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Game balls: Rating Game 5
10/19/2004 12:34 AM ET is awarding "game balls" -- or, in this case, cowboy boots -- as the boys from Houston so often wear -- and arches -- to represent St. Louis as the Gateway to the West -- for performances in this year's National League Championship Series. Here's a look at who is at the top of the arch and who is feeling like kicking themselves after the Astros' thrilling Game 5 win.

Five arches: On top of the world
Four arches: Clear view down-river
Three arches: Walker underneath
Two arches: Saw it in the guidebook
One arch: I thought you said St. Paul

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Woody Williams: In just about any other postseason game the Cardinals have played this year, that performance would've been the headline. But since rookie Brandon Backe matched Williams, it ended up being more like a footnote. Williams didn't allow a hit after Jeff Bagwell's two-out single in the opening inning and just five of his pitches required a play by an outfielder. Williams escaped time and again after falling behind in the count until his final inning of work required merely five pitches. He's the Cardinals ace this series, and he pitched like it.

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Scott Rolen: Four ground balls hit his way, four outs, including a diving stop and throw from his knees that took away a potential leadoff double in the fourth. Rolen didn't hit the ball out of the infield this game, but he didn't let any ball he could reach get out, either.

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Reggie Sanders: Carlos Beltran's diving grab to end the top of the seventh earned seemingly 100 replays. Sanders' lunging catch to rob Jeff Kent leading off the bottom half of the inning was replayed once, leaving at least a few viewers with a DVR looking for the rewind button during next commercial break. Sanders also had the best drive off a St. Louis bat, a deep launch to straightaway center that died on Tal's Hill. Sanders' game won't be remembered, but it's another example why he keeps finding his way onto so many playoff teams.

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Tony Womack: He had the Cardinals' only hit in the sixth despite swinging at a 2-0 pitch and going to 2-2. Womack swung aggressively his next at-bat in the ninth and lost the gamble, grounding out on Brad Lidge's first pitch. Another leadoff man might've made Lidge work, especially in Lidge's fifth inning over three days, but that might've been Womack's best chance to see a pitch to hit.

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Jason Isringhausen: He didn't look sharp from the start of that fateful ninth inning, though finding a comfort zone can't be easy to do when Beltran is leading off the inning. Isringhausen's never been known for holding runners on base well, and he threw over to first three times to keep Beltran honest, but he didn't do it again after getting Bagwell to a 1-2 count. Bagwell flew out to bring up Lance Berkman, who worked to a 2-2 count when Beltran swiped second. Isringhausen then issued the intentional walk to Berkman, setting up Kent for that first pitch Isringhausen undoubtedly wishes he could have back.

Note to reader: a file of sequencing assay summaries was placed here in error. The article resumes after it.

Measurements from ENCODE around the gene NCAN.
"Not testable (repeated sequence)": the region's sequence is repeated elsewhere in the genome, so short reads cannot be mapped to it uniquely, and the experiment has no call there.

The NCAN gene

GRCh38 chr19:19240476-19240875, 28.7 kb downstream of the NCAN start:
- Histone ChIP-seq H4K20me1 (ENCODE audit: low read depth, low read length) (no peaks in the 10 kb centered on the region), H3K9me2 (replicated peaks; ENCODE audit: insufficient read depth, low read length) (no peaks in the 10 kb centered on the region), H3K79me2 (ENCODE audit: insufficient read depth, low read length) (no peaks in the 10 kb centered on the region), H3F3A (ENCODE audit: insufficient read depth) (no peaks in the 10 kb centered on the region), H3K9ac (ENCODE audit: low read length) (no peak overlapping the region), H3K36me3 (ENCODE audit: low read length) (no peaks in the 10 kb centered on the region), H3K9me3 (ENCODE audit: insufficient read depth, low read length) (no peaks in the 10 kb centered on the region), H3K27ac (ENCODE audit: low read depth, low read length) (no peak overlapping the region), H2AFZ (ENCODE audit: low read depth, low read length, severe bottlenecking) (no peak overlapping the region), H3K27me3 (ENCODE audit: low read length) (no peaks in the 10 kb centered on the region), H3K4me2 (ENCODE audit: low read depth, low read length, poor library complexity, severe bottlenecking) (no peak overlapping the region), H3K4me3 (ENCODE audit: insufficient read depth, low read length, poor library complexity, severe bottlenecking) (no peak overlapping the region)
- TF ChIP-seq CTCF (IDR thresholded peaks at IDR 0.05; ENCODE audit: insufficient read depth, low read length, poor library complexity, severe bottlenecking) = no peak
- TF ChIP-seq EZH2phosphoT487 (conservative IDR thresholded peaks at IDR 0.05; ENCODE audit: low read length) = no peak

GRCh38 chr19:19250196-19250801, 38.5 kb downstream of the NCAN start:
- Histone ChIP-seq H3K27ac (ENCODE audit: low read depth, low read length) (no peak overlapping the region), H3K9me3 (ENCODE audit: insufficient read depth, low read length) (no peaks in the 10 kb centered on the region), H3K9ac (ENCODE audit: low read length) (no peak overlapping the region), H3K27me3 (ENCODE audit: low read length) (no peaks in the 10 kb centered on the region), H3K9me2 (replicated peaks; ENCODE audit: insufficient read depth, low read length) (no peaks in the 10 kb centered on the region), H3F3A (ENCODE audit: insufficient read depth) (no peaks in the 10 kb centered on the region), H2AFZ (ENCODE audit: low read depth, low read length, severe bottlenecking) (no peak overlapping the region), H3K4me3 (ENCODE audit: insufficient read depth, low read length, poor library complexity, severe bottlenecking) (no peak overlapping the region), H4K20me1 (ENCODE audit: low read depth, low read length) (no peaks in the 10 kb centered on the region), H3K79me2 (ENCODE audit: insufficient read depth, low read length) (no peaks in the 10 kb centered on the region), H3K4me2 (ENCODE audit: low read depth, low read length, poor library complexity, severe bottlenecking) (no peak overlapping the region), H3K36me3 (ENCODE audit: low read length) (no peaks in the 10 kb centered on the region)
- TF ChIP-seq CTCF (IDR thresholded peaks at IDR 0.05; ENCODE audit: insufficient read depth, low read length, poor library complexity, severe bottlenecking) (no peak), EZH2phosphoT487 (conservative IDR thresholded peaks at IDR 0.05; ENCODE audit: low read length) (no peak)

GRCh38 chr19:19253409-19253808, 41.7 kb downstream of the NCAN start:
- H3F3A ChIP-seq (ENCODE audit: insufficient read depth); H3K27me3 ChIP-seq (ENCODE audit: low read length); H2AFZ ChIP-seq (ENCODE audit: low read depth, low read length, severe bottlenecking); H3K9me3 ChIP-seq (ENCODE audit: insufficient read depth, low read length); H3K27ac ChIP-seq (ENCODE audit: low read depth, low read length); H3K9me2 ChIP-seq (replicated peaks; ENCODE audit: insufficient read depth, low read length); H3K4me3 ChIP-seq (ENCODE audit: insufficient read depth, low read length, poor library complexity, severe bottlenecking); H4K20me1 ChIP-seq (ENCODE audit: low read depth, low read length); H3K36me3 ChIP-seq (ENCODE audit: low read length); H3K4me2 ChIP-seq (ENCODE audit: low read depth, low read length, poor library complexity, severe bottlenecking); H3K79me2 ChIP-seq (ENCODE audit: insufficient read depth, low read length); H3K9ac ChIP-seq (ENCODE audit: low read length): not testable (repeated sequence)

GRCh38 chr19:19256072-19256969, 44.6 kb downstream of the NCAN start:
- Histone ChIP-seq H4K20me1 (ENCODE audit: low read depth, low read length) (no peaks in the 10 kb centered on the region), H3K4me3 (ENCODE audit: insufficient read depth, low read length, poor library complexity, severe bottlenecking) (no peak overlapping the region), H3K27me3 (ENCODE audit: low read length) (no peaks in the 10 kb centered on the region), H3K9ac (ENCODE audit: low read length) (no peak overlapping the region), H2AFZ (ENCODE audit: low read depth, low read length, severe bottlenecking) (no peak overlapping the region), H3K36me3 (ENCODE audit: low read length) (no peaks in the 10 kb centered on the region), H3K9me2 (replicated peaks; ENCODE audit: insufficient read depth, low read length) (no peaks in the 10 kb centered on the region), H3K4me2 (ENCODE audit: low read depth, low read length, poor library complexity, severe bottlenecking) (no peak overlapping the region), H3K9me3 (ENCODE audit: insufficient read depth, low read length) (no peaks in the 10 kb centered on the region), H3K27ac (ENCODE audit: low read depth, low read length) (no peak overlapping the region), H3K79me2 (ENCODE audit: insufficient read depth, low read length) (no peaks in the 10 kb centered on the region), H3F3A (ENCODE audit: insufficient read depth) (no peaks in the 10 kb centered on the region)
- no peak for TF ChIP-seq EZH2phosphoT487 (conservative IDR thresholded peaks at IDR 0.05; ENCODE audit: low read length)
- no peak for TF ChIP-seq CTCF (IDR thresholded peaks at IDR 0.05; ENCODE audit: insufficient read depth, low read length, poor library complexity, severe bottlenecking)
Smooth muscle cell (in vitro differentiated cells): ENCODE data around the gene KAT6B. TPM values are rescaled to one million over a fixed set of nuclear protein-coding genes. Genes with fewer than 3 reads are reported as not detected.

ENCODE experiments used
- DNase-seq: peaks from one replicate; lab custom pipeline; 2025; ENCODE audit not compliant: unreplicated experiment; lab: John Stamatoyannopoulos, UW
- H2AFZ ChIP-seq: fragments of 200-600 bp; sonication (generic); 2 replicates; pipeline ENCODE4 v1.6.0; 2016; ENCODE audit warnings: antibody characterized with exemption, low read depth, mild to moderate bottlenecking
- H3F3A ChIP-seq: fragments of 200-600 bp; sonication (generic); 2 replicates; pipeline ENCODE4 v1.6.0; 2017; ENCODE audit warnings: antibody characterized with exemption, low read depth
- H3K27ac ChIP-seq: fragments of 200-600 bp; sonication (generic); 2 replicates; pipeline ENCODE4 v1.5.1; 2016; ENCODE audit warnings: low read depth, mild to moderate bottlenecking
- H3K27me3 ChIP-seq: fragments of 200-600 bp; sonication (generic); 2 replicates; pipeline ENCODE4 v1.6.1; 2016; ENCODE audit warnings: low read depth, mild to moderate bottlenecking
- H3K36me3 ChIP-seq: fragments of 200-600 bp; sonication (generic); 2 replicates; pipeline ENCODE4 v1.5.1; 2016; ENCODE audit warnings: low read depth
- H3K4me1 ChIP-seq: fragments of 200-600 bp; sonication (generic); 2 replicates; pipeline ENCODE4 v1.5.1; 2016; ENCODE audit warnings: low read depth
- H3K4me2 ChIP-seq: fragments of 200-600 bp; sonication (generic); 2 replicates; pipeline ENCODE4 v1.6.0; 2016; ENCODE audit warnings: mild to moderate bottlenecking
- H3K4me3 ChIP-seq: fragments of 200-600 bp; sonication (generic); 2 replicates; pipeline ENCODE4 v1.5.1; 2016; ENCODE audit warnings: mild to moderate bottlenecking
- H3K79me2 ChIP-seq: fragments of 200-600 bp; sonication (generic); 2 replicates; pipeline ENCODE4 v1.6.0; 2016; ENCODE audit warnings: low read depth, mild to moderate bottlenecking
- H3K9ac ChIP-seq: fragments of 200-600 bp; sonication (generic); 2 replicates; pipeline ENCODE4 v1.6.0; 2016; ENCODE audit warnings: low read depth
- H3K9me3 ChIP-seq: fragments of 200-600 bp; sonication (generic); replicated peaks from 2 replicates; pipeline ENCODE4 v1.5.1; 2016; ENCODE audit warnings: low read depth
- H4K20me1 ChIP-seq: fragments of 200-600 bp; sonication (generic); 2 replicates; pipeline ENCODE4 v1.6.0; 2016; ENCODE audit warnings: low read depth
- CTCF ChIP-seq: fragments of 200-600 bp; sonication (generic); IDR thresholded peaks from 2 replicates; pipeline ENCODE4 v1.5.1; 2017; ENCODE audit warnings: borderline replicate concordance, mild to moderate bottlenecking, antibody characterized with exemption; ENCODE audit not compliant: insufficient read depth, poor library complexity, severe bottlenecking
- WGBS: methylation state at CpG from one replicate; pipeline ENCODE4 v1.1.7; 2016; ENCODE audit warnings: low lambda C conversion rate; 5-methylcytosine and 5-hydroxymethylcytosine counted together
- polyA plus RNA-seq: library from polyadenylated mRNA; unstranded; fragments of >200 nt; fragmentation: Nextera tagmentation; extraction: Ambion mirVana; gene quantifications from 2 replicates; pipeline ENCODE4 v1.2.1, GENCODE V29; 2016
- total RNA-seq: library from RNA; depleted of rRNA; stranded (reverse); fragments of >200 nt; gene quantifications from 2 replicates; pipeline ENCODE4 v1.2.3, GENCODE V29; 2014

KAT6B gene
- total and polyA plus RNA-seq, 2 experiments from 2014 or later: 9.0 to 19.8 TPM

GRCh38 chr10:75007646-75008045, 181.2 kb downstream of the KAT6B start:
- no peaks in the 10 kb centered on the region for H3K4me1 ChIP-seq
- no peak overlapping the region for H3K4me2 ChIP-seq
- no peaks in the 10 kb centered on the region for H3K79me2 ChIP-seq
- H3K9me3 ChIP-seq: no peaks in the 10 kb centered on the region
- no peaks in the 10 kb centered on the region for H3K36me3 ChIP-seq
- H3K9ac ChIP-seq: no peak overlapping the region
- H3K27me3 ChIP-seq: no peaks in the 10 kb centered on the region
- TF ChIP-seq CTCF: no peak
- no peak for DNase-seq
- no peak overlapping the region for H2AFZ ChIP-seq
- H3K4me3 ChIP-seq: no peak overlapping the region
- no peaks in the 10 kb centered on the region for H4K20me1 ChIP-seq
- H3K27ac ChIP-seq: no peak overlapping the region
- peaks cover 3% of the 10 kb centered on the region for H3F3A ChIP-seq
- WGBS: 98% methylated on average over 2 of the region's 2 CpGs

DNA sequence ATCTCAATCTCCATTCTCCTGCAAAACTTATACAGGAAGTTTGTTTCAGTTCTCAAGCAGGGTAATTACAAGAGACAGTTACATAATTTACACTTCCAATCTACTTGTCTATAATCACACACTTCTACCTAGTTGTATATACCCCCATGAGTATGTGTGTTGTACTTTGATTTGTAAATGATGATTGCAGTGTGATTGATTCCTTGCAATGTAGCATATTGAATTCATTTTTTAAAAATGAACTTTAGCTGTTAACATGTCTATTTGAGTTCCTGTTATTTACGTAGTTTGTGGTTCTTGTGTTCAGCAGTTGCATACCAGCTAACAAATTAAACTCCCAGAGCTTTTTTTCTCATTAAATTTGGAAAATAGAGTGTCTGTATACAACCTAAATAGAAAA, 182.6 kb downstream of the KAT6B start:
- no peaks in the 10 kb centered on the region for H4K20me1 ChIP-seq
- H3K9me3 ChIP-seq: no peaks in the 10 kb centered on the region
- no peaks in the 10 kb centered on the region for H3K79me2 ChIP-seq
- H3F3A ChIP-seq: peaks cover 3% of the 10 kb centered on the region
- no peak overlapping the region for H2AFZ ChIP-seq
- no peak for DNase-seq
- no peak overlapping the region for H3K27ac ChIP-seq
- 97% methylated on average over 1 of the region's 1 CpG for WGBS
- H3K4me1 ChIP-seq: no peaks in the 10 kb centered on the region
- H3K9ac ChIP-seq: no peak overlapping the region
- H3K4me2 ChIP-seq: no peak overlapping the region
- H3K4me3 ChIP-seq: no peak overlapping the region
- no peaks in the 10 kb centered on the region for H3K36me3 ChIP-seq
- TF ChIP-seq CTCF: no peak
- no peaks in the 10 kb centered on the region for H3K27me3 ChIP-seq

Five cowboy boots: Freshly shined and a perfect fit, ready for some serious two-stepping
Four cowboy boots: The first choice for a night on the town
Three cowboy boots: A few scuff marks, but no one will notice
Two cowboy boots: Showing serious signs of wear
One cowboy boot: Somebody stepped in something

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Brandon Backe: When a rookie pitcher's only mistake all night is missing on a bunt attempt, he's done all right. You kept waiting for the adrenaline to wear off and for close outs to turn into hits, but it only happened once. Instead, Backe enjoyed that kind of game that turns a young pitcher into a rising star every hitter knows about the following year. Backe seemingly knew exactly where to put the ball in home-plate umpire Angel Hernandez's strike zone without letting a Cardinal other than Sanders to get decent contact on the ball. Nobody's feeling sorry for Phil Garner having to start Backe in Games 1 and 5 anymore.

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Jeff Kent: He's not a Killer B, but he sure burned Isringhausen, pouncing on a pitch over the middle of the plate and sending it into LCS history. If the Astros go on to win the series, this will be the pitch that turned it. Two of Kent's three hits in the series have been homers. But then, if not for Sanders' lunging grab, Kent might've had the leadoff double that resulted in the deciding run in the seventh.

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Carlos Beltran: He helped the win in three different ways. His run and dive seemingly from Beaumont to left-center flat-out stole a hit from Edgar Renteria. Beltran's leadoff single in the ninth was Houston's first hit since the opening inning. Once Beltran got on base, he was all too glad to take second once Isringhausen finally threw a ball the Astros couldn't take a swing at. After all that, nobody will remember this as his first homerless game since Game 4 of the Division Series.

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Brad Lidge: Ice pack, anybody? At least he got to wait until the ninth before going out there, but after back-to-back two-inning performances, he looked as fresh as he did in Game 3. Lidge sent down the top third of the Cardinals order in nine pitches, including Larry Walker and Albert Pujols on back-to-back strikeouts. To put that in perspective, Walker and Pujols made back-to-back outs in the same inning all of three times through the first four games of the series compared to six times reaching base safely back-to-back.

This story was not subject to the approval of Major League Baseball or its clubs.